Tagged with: multiple sclerosis Vitamin D
Multiple sclerosis (MS) is a common disease of the central nervous system. MS is an autoimmune disorder, which means that the immune system attacks the person’s healthy tissue. Approximately 400,000 Americans have MS, and every week about 200 people are diagnosed.
In a nutshell, MS can cause blurred vision, loss of balance, poor coordination, slurred speech, tremors, numbness, extreme fatigue, problems with memory and concentration, paralysis, and blindness and more. These symptoms may be permanent or may come and go.
A recent study in Britain suggests that individuals who’ve had infectious mononucleosis aka “mono” and have had low levels of sunlight may have a higher chance developing multiple sclerosis.
Dr. George Ebers of the University of Oxford and his colleagues found mononucleosis and the effects of exposure to less intense sunlight together explained 72% of the variance in MS prevalence across England.
Also, a study printed in the journal Neurology showed the intensity of ultraviolet B exposure, a type of radiation from the sun, alone explained 61% of the difference in MS cases between those living in northern and southern parts of the country.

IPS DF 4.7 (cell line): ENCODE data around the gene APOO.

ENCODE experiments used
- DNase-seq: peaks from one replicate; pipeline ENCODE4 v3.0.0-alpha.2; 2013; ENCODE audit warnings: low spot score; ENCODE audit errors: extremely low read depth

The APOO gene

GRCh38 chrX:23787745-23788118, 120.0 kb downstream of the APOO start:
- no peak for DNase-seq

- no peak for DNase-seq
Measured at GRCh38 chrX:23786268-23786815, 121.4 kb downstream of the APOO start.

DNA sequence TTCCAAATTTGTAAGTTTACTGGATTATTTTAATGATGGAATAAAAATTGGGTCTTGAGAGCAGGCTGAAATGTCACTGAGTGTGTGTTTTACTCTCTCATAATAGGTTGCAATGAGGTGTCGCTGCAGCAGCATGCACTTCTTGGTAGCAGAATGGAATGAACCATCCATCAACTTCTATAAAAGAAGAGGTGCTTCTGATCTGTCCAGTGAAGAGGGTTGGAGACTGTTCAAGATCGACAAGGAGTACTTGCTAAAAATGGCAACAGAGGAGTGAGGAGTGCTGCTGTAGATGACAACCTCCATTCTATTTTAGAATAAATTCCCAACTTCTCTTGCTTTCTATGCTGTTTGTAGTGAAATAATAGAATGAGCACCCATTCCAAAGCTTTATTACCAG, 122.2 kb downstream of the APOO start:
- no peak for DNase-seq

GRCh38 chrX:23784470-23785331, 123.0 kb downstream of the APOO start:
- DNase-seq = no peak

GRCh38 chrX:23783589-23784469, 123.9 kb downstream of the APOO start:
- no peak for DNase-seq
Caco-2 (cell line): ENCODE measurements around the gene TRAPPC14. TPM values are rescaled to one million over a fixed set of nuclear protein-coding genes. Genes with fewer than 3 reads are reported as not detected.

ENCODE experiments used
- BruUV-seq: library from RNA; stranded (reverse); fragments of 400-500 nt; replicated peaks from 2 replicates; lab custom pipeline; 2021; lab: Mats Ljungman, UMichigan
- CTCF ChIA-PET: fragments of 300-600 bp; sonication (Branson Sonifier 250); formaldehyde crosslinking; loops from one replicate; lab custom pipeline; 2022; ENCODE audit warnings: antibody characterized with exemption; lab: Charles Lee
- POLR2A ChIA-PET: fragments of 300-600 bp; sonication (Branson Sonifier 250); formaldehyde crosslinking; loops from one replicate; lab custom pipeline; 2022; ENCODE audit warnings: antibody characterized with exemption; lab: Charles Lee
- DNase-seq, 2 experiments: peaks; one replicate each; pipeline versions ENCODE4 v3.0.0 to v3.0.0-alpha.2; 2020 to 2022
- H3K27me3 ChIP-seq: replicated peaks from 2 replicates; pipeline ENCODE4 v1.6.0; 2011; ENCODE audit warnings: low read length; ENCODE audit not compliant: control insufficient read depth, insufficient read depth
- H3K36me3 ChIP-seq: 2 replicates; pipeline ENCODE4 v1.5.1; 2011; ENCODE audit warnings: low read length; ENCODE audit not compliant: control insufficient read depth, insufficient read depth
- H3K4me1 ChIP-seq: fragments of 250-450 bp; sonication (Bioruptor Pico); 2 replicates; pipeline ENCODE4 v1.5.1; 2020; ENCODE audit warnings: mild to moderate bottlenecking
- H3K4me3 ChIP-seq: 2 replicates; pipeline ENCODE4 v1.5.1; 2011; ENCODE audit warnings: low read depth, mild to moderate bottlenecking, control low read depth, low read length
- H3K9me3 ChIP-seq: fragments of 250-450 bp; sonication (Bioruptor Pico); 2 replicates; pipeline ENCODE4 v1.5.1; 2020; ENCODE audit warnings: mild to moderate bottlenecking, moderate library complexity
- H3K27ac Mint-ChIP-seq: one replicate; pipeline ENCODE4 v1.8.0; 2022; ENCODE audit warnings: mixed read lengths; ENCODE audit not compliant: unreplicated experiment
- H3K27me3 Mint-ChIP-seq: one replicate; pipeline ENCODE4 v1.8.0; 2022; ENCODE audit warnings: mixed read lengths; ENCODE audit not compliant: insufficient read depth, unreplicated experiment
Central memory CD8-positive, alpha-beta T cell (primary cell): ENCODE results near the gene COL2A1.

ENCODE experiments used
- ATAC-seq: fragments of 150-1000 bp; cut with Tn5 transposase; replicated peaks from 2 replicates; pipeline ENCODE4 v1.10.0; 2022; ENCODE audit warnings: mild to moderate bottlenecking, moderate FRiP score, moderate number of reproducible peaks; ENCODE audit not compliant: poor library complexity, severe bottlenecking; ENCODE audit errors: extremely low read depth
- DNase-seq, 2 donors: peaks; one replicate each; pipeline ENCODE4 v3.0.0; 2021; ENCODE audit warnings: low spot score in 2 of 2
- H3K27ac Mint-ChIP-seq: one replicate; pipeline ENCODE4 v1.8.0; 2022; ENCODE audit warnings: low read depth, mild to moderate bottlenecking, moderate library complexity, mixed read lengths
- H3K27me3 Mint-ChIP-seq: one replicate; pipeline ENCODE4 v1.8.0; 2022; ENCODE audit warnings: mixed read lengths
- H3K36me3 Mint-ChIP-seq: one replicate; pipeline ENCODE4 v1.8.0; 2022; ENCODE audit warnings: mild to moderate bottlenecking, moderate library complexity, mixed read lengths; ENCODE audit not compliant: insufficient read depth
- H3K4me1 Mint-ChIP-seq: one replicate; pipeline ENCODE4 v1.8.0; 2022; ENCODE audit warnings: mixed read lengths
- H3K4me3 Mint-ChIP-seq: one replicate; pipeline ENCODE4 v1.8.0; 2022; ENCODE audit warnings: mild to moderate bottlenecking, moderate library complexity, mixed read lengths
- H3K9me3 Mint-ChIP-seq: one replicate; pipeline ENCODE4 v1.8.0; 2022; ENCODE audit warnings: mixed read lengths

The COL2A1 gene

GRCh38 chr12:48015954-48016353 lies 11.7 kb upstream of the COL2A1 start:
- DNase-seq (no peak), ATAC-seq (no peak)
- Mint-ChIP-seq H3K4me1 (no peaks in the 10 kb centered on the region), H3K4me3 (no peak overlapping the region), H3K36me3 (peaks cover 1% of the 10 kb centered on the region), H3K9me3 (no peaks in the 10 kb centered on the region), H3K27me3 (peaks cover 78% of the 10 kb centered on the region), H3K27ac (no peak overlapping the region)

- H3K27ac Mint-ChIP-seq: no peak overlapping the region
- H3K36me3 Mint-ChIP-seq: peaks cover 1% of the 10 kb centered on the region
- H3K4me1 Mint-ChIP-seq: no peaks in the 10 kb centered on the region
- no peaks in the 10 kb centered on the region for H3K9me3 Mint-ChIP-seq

“When our data are taken in combination with others, it gives confidence that there is a pressing need to investigate the role of vitamin D and [infectious mononucleosis] and their interaction in the pathogenesis of MS.”
Our bodies naturally produce vitamin D when exposed to UVB sunlight. Researchers believe there is a possibility that vitamin D deficiency may lead to abnormal response to the Epstein-Barr virus. The Epstein-Barr virus when contracted can lead to mono (in some people). The connection between the virus and MS still needs further investigation.
Low levels of the vitamin may lead to an abnormal response to
Epstein-Barr virus, such as infectious mononucleosis. Vitamin D also plays a role in the immune system.
“This work adds weight to existing evidence that MS is caused by a number of factors working in combination. Vitamin D has been closely studied in recent years and is thought to be a key factor in the development of MS; we look forward to seeing more research dedicated to this important area, Dr. Doug Brown, head of biomedical research at the society.”